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ANA Screen, IFA w/Reflex to Titer/Pattern

Order Code CH261
Turnaround Time 48-72 hrs
Test Includes

If ANA Screen, IFA is positive, then ANA Titer and Pattern will be performed at an additional charge (CPT code(s): 86039).

Specimen Requirements
Specimen Source
Transport Container
(Specimen Container)

Transport Tube

Preferred Specimens
1 mL Serum
Minimum Volume (uL)
0.5 mL
Collection Instructions
(Transport Temperature)
Room Temperature
Specimen Stability
Temperature Period
Room temperature 4 days
Refrigerated 7 days
Frozen 30 days
Reject Criteria

Gross hemolysis, Grossly lipemic, Microbial contamination may interfere

Test Details
Immunofluorescence Assay (IFA)
Clinical Significance

This immunofluorescence assay (IFA) is often ordered as part of an initial diagnostic evaluation of individuals with clinical suspicion of autoimmune diseases associated with antinuclear antibodies (ANAs). The American College of Rheumatology (ACR) recommends IFA on human epithelial type 2 (HEp-2) cells as the gold standard method for ANA testing because of its overall high sensitivity.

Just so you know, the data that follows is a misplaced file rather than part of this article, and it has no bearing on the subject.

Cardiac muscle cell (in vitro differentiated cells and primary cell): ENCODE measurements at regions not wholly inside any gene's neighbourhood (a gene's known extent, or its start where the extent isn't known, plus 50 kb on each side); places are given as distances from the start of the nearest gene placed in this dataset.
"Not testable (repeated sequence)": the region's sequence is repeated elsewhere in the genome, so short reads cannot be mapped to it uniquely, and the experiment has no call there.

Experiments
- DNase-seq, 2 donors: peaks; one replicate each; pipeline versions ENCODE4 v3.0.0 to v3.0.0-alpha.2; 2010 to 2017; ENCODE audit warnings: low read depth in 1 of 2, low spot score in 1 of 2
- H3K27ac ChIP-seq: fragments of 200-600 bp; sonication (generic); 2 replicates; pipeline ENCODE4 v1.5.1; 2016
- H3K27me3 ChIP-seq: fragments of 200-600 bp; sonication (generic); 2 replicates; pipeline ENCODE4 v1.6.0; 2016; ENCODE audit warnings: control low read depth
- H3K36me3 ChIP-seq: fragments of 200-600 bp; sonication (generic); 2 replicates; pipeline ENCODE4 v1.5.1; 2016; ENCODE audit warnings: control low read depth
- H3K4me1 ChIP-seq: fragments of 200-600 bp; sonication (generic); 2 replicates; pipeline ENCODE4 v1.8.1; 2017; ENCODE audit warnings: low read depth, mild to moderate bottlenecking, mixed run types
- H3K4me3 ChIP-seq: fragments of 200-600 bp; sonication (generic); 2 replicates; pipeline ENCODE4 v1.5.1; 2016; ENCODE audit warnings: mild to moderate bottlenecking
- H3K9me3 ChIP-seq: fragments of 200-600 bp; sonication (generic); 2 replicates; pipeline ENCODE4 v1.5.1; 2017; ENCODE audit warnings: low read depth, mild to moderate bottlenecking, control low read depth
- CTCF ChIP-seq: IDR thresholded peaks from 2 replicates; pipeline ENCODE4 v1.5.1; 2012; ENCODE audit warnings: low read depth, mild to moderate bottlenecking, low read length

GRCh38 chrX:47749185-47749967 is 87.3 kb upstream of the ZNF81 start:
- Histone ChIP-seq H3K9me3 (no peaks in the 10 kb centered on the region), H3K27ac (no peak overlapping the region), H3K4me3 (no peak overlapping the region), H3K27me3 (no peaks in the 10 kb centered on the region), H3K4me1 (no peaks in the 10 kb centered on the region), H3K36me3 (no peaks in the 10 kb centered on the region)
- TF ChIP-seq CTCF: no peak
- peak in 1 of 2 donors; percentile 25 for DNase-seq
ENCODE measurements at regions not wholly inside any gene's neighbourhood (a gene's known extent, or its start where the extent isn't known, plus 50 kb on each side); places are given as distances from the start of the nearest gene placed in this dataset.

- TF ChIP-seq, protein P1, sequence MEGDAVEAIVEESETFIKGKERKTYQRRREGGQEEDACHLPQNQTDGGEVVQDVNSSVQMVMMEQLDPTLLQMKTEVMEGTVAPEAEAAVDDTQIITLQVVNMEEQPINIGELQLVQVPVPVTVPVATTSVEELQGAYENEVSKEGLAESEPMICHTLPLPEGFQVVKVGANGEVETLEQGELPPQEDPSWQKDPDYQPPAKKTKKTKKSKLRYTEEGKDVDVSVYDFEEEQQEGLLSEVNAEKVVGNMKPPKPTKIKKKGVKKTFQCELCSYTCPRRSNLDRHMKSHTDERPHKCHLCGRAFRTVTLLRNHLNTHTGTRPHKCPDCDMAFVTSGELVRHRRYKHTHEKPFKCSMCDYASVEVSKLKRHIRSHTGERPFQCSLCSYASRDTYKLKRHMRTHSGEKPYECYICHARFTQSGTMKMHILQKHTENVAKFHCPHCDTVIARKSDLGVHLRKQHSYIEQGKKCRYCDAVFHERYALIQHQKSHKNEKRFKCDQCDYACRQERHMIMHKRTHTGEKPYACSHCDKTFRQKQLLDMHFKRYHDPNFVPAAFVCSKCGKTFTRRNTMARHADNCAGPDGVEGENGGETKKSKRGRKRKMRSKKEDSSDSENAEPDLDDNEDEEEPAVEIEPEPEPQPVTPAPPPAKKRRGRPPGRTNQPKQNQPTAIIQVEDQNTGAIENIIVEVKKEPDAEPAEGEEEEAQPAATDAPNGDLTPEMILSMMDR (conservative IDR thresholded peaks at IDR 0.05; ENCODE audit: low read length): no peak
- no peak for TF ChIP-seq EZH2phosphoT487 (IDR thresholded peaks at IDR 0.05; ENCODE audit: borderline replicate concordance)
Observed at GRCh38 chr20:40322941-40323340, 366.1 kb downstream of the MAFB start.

ANAs are associated with several autoimmune diseases, such as systemic lupus erythematosus, systemic sclerosis, mixed connective tissue disease, polymyositis, primary biliary cholangitis, rheumatoid arthritis, juvenile rheumatoid arthritis, Sjogren syndrome, and autoimmune hepatitis. The laboratory evaluation for individuals with clinical suspicion of these autoimmune diseases often begins with an ANA screen.

Knowing the ANA titer can be helpful in interpreting positive ANA results. A titer of at least 1:40 is considered positive, but low-positive titers are not uncommon in healthy individuals. Higher titers are generally associated with greater likelihood of autoimmune disease. When results are positive, various fluorescent staining patterns observed in the nucleus or the cytoplasm can aid in the differential diagnosis and guide selection of further testing for specific autoantibodies. The International Consensus on Antinuclear Antibody Pattern provides guidance on interpretation and reporting of IFA staining patterns with HEp-2 cells.
Individuals with negative results on the ANA IFA usually also have negative results on specific ANAs. Therefore, subserology testing is generally not recommended in individuals without positive ANA IFA results and clinical suspicion of relevant autoimmune disease [4]. However, Jo-1 antibody may be detected in ANA IFA-negative patients with some types of myositis, and SSA antibody may be detected in some ANA IFA-negative patients with lupus or Sjogren syndrome.

The results of this test should be interpreted in the context of pertinent clinical and family history and physical examination findings.

Individuals with negative results on the ANA IFA usually also have negative results on specific ANAs. Therefore, subserology testing is

Reference Ranges


Alternative Names
FANA,Antinuclear Antibody Screen,Fluorescent ANA,Hep-2,Progressive ANA